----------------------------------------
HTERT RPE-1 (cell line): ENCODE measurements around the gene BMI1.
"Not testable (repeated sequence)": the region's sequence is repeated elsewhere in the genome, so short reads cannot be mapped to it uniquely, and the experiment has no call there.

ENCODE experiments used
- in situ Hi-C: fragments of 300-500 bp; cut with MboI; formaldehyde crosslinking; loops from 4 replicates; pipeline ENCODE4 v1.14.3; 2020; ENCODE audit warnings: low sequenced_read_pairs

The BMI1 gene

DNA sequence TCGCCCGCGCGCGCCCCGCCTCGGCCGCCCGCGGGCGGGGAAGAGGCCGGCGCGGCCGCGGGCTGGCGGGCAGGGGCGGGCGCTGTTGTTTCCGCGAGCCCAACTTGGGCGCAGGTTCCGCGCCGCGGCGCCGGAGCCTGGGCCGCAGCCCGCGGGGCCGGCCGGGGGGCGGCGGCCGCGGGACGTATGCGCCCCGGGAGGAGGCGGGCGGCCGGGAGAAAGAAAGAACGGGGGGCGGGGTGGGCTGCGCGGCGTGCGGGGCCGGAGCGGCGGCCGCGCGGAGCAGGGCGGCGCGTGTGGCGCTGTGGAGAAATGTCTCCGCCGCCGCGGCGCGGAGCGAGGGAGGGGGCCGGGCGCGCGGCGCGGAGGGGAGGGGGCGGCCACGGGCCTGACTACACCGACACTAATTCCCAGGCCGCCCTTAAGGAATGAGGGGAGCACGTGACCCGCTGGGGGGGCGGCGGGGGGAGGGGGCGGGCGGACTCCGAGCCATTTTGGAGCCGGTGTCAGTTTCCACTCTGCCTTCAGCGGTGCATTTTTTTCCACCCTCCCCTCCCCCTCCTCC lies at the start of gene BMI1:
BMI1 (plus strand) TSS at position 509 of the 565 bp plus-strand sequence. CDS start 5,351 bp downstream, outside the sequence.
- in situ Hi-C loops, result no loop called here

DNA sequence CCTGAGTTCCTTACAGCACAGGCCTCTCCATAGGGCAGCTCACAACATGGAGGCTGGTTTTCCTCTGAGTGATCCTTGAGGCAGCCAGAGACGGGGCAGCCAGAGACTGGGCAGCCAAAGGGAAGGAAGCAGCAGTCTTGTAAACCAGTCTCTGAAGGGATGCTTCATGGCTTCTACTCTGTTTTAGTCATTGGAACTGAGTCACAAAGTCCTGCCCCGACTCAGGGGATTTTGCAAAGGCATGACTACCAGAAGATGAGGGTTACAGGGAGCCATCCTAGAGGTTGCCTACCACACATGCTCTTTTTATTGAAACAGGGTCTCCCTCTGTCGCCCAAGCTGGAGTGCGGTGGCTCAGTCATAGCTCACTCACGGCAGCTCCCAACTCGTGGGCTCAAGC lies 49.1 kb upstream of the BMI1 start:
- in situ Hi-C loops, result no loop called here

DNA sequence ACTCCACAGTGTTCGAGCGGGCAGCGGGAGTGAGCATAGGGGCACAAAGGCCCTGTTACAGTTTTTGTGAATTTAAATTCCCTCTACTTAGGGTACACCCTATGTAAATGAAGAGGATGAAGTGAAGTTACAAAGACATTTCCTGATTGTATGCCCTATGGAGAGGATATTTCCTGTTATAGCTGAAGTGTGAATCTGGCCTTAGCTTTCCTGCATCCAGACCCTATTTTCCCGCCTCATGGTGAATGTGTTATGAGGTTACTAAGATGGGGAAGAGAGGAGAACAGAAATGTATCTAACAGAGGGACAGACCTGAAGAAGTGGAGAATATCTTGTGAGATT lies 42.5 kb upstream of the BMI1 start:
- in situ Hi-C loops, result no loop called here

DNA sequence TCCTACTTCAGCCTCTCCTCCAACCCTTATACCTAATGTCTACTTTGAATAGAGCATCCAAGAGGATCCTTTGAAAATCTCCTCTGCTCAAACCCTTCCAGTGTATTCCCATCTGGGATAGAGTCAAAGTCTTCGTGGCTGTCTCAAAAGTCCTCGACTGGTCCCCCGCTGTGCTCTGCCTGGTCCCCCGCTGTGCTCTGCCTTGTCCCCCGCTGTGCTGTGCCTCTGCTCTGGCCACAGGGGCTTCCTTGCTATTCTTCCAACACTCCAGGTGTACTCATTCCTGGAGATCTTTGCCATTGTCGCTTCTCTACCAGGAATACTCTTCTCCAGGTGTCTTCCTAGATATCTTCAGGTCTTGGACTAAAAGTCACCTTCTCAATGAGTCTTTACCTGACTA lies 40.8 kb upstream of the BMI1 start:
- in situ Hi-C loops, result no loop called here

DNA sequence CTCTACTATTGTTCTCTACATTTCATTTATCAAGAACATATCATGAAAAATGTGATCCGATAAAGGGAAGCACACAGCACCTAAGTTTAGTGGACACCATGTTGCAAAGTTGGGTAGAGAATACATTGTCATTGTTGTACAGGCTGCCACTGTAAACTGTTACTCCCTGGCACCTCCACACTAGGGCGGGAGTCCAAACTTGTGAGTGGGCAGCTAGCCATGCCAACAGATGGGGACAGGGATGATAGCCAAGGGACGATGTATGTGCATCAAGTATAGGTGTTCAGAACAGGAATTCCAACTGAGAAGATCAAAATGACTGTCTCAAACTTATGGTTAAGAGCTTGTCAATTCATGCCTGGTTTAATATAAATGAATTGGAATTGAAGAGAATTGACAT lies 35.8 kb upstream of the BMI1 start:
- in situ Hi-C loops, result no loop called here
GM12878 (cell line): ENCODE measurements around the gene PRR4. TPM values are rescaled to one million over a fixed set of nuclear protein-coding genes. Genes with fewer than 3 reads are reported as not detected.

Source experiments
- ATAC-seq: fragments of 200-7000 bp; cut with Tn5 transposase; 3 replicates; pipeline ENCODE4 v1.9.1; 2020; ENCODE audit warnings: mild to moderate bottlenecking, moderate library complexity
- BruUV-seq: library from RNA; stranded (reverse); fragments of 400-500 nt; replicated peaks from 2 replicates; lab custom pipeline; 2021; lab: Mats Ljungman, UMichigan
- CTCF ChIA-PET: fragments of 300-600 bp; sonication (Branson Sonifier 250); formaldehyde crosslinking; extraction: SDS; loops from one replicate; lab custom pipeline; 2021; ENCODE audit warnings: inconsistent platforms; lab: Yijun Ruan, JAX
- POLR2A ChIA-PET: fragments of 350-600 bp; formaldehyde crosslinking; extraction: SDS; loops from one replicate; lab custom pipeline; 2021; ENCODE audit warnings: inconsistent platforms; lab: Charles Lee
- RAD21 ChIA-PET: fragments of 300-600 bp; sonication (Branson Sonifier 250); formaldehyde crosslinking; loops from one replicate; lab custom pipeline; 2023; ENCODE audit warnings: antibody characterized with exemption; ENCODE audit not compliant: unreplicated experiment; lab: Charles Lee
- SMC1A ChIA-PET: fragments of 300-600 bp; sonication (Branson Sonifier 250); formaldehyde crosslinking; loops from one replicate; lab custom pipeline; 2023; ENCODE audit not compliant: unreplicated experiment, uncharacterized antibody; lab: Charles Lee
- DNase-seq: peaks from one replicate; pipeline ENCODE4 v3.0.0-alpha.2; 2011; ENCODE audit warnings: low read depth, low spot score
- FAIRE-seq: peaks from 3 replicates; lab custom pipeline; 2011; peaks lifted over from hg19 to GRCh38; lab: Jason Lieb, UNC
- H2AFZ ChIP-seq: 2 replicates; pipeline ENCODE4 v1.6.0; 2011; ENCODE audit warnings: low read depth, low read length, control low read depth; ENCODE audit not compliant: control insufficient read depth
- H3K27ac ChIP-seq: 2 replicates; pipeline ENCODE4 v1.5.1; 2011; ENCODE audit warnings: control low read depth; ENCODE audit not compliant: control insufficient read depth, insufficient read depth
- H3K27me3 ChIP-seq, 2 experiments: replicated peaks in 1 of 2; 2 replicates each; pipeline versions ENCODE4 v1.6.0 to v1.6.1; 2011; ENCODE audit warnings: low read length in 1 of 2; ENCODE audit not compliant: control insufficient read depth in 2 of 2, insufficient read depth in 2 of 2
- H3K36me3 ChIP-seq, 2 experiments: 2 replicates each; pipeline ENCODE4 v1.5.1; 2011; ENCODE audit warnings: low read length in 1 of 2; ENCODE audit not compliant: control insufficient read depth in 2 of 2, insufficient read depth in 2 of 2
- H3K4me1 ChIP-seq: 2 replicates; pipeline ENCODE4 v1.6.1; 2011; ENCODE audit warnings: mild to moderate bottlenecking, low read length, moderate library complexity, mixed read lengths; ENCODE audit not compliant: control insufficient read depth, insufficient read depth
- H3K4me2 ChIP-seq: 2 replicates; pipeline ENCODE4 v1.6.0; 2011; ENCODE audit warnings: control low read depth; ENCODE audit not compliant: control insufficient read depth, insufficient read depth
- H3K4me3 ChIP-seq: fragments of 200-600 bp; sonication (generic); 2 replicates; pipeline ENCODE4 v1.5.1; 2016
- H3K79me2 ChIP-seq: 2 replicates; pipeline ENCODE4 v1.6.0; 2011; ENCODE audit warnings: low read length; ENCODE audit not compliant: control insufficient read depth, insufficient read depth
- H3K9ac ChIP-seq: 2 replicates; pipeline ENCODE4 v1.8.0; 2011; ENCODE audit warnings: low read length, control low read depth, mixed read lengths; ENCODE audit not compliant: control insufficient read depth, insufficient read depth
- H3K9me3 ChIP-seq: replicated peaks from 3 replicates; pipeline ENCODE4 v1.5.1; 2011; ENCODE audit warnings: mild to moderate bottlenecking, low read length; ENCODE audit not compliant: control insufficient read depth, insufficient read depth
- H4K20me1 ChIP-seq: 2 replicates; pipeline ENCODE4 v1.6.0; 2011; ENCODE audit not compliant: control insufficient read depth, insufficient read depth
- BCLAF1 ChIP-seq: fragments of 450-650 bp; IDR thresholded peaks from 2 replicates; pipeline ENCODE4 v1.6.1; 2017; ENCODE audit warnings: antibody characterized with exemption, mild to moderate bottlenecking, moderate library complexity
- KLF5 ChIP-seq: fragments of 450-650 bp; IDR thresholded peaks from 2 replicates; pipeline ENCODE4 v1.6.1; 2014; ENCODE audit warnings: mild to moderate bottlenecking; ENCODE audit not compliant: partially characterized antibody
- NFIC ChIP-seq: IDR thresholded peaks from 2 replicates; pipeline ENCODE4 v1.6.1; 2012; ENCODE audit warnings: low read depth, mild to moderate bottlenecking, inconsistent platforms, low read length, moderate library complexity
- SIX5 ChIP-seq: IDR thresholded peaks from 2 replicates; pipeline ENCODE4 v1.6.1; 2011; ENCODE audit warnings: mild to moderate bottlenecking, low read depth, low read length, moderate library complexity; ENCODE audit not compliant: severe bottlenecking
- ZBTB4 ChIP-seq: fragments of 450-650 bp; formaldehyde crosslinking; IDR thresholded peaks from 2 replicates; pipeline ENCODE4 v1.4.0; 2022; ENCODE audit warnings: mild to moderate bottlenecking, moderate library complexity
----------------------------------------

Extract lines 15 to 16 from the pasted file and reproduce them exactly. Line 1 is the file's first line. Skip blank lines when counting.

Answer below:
DNA sequence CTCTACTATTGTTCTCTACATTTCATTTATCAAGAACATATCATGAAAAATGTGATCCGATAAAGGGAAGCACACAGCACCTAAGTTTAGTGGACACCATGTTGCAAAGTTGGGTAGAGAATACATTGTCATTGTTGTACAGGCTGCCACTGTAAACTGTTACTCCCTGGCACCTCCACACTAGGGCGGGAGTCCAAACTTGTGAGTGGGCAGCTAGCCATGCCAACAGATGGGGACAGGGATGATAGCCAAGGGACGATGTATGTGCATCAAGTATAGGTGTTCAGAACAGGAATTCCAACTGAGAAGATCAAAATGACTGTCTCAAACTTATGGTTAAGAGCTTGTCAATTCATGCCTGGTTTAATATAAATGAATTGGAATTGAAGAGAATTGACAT lies 35.8 kb upstream of the BMI1 start:
- in situ Hi-C loops, result no loop called here